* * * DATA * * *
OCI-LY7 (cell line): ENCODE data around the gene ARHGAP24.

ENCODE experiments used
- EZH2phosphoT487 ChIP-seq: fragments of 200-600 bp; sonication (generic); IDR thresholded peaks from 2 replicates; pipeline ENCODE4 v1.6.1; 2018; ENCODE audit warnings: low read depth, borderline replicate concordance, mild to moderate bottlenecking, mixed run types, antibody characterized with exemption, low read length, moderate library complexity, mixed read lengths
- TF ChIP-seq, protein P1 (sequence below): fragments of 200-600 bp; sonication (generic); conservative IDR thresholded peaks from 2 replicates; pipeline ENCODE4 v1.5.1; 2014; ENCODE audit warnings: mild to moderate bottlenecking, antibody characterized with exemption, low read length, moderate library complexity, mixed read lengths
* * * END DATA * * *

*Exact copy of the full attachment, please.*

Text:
OCI-LY7 (cell line): ENCODE data around the gene ARHGAP24.

ENCODE experiments used
- EZH2phosphoT487 ChIP-seq: fragments of 200-600 bp; sonication (generic); IDR thresholded peaks from 2 replicates; pipeline ENCODE4 v1.6.1; 2018; ENCODE audit warnings: low read depth, borderline replicate concordance, mild to moderate bottlenecking, mixed run types, antibody characterized with exemption, low read length, moderate library complexity, mixed read lengths
- TF ChIP-seq, protein P1 (sequence below): fragments of 200-600 bp; sonication (generic); conservative IDR thresholded peaks from 2 replicates; pipeline ENCODE4 v1.5.1; 2014; ENCODE audit warnings: mild to moderate bottlenecking, antibody characterized with exemption, low read length, moderate library complexity, mixed read lengths